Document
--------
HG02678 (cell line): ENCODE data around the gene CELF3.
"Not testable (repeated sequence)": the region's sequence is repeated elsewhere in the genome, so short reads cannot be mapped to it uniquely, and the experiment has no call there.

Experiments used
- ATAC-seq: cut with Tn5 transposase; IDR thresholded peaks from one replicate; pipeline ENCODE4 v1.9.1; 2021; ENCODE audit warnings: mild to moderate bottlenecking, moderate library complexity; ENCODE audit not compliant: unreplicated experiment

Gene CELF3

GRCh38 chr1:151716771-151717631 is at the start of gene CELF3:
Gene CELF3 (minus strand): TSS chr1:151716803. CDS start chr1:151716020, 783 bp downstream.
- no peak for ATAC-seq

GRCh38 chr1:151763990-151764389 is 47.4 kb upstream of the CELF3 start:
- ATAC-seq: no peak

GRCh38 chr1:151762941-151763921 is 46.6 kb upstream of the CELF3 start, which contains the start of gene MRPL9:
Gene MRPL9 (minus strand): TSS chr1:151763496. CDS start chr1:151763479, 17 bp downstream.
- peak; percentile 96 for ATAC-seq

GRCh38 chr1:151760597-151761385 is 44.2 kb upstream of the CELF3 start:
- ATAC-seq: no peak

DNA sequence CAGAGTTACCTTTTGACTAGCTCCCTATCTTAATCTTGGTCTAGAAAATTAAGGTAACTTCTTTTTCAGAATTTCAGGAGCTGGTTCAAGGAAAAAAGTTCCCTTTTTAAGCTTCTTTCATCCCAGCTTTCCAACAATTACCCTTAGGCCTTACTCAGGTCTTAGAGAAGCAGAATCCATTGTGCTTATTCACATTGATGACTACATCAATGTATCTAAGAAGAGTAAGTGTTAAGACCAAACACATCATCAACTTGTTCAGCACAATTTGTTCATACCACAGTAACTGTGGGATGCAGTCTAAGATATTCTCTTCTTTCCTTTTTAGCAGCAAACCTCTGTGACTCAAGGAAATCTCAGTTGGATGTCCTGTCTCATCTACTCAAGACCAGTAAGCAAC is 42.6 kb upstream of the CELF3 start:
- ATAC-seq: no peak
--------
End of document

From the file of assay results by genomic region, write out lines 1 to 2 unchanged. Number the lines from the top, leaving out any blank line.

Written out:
HG02678 (cell line): ENCODE data around the gene CELF3.
"Not testable (repeated sequence)": the region's sequence is repeated elsewhere in the genome, so short reads cannot be mapped to it uniquely, and the experiment has no call there.